I can’t help but laugh along with Margaret, I guess it’s her way of letting me know she was still interested in speaking to me. She quickly warmed up to me. She said she had a gay son about my age and if I weren’t married she’d want us to date. Typical. Everyone always has a gay relative as soon as I say I’m gay and of course, this relative is nine times out of ten my perfect match. I know however that if Margaret knew the truth about me and my failure as a “career man” she would have kept that comment to herself. No one wants their son dating a failed writer, I know my mother in law sure doesn’t. I can’t be mad at Ms. Margaret though, mostly because I misjudged her and thought she’d be homophobic just because she was old. But also, because she was as intriguing as I thought. She too was on her way to her husband. She’d been away on business and he was in New York anxiously awaiting her arrival. She told me about all the places they’d been and all of their business ventures.

“We’ve only been married but two years,” she explained. “We didn’t want marriage at first, we were fine without the title but later it became important. I needed to make health

decisions for him and a bunch of government stuff, you know. To some folks, it means nothing if you aren’t married so we just went and eloped, no big deal. We’re too old to make a fuss about things.”

“I like people who don’t make a fuss,” I added, “my mom is the same way.”
When it was Ms. Margaret’s turn to ask me about my life, I debated a while. I wanted to lie and tell her about the perfect life I live like I tell most strangers but there was something about her. Something that made me feel so warm and vulnerable. Quickly, I was telling Margaret my whole life story.

“I’m scared Ms. Margaret, I have been talking with you so much because I want to busy my mind. For one, I’m scared about being on a plane for the first time, alone” I sigh deeply, still debating on whether I should continue.

“You see, when I first met my husband, we planned an amazing life. He’d go on to the military for just four years just to please his parents then he’d leave. We wanted to travel around after, he promised he’d be there for my first plane ride…”
I can feel a tear escaping my eye and rushing down my cheek. Ms. Margaret reaches into her small brown purse and hands me a napkin without saying a single word but somehow using her eyes to motion me to continue. I do.

“You see Ms. Margaret, I am not one to believe in fairytales, I get that life has its obstacles and all but when we saw that my writing career wasn’t taking off the way we expected, he had to reenlist.”
I wipe off another tear, waiting for Ms. Margaret to say something, but when she doesn’t, I continue.

“He said we needed to keep money flowing and he ended up getting deployed. Quite frankly, we haven’t been okay since. We fight a lot now, but it is my fault. He tried really hard to be kind to me but I just cannot help but to feel sorry for myself and blame him for things that I know aren’t in his control. I’ve become a liar. I lied to him telling him I was happy… And I lied to myself trying to believe I’d one day get published.”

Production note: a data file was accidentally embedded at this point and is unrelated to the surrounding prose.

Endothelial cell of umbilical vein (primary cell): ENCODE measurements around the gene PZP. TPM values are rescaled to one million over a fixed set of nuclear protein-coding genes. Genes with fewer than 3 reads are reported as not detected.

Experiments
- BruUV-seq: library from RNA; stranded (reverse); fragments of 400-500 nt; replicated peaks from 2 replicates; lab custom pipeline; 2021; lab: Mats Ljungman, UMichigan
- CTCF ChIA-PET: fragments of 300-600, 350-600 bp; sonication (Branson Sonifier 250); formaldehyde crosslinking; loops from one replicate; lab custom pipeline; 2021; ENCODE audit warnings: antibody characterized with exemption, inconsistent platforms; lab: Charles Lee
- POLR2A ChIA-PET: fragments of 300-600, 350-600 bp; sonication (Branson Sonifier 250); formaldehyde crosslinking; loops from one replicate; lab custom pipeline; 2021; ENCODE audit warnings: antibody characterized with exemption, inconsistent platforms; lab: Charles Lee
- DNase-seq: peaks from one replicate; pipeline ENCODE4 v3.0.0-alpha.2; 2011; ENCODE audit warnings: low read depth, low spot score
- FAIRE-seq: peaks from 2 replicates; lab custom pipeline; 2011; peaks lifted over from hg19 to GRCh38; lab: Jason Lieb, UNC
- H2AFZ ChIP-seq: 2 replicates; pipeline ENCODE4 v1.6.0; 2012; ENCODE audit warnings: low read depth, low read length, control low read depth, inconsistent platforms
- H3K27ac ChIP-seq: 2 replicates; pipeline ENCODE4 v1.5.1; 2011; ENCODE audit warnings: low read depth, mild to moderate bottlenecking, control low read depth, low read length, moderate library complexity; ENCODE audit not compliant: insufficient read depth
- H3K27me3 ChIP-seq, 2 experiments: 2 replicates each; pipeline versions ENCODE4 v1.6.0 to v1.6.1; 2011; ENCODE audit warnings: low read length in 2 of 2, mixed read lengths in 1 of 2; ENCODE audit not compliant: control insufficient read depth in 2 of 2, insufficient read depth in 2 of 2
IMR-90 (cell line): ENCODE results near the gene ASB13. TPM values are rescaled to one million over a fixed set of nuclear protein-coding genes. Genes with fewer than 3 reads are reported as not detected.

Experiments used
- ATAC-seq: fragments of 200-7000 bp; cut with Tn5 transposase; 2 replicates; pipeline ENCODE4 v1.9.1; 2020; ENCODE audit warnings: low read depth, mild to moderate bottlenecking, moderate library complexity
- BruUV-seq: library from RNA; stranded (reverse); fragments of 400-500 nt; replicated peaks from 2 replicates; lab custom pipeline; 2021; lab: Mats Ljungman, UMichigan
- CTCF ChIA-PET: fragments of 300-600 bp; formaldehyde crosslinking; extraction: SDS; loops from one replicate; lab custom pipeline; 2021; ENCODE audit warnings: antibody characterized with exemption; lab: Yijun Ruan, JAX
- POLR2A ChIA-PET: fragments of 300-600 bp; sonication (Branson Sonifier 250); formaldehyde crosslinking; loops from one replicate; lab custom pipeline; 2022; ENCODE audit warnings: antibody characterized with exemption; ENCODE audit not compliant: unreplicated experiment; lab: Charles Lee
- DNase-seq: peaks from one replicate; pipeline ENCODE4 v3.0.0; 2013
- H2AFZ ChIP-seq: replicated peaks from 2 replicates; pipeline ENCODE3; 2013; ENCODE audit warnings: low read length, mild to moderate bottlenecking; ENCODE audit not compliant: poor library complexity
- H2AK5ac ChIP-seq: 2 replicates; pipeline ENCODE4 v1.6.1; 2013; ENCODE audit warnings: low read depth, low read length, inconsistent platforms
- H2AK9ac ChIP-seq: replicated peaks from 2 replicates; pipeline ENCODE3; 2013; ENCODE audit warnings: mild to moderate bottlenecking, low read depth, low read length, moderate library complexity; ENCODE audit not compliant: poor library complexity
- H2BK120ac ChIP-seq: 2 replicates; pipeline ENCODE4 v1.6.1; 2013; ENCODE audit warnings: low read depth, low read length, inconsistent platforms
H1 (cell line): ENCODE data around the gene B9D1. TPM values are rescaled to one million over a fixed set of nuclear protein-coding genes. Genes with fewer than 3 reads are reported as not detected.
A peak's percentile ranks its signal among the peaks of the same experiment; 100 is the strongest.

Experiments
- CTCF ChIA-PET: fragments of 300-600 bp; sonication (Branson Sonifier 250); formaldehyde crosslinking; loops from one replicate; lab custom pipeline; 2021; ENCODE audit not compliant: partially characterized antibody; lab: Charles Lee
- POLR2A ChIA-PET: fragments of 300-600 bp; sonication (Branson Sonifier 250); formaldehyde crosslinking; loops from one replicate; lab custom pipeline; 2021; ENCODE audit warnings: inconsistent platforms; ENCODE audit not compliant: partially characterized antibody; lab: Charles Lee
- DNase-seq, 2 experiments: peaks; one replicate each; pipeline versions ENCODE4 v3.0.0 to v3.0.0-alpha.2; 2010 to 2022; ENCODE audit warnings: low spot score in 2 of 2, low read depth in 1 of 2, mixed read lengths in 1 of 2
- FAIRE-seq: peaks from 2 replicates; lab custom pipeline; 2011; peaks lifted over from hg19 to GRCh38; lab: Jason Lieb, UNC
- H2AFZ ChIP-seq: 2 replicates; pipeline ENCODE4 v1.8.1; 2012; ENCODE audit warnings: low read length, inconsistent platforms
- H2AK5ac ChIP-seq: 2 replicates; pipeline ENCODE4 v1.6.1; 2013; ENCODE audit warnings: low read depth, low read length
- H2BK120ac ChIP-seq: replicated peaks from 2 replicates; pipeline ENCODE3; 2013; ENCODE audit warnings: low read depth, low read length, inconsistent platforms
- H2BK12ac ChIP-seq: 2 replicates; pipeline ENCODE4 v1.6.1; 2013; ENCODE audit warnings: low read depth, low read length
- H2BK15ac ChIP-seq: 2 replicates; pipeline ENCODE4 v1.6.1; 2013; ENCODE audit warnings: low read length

I let out a deep sigh and blew my nose into the wet teary napkin.

“Oh Luke,” she says, embracing me. Her peppermint scent somehow soothing me. She pulls away and begins again,

“You see, you know what your problems are but you do nothing to fix them. You know you lie, you know you like to play blame games with people who do not deserve it but for some odd reason, you do not stop. It is obviously tearing you and your marriage apart.”

“It’s too late Ms. Margaret, he wants a divorce.” I let the words escape my lips for the first time and they sting.

“Oh but you cannot give it to him!” she says matter-of-factly.

“I have to, he asked and I need to do at least one thing that will make him happy. I never take him and what he wants into consideration. I must do it just this once. I owe him that” I say, the words leaving me empty as they escape my lips.
My tongue becomes numb like it does when I do scary things, like getting on a plane for the first time, alone. Or walking around with divorce papers in my luggage… that sort of thing.

“Well Luke, you are both making a big mistake. Marriage is about fixing things, not just throwing it away when things get tough.”

“I know. In a way, I’m hoping that him seeing me will make him change his mind. Its why I’m going all the way there in person. You see, he had sent me a ticket for today some time ago, we were happy but as the day got closer, the relationship started to deteriorate. He asked me to just mail the papers but I couldn’t help myself.” I say, my voice shaky.

“You go on over there and change his mind, you hear me? Then you go on and fix yourself. Quit those bad habits and be a man, Luke or you’ll always ruin anything good that comes your way.” Ms. Margaret replied.
Ms. Margaret was in fact like my mother. Like Ms. Margaret, all the blame was put on me. I mean, I deserve the blame but it sucks to hear it. My mother told me since it was my fault, I shouldn’t make a fuss. She told me I should let my husband go and that I was only holding him and myself back by staying.
“we don’t make a fuss; we don’t beg Luke. Have I taught you nothing?” she said on the phone that night.

On the next plane now, from New York City to Japan, I make sure not to talk to the person next to me. My life story is one I don’t want to keep repeating. When I land, I don’t know what I’ll do, if my convincing will work or if I’ll just give up and give him what he wants. Ms. Margaret asked me to keep her posted on the situation but I don’t know that I will. My fear of the gigantic aircraft has been replaced with new fears. Ones of life as a 27-year-old divorced writer, living on the street.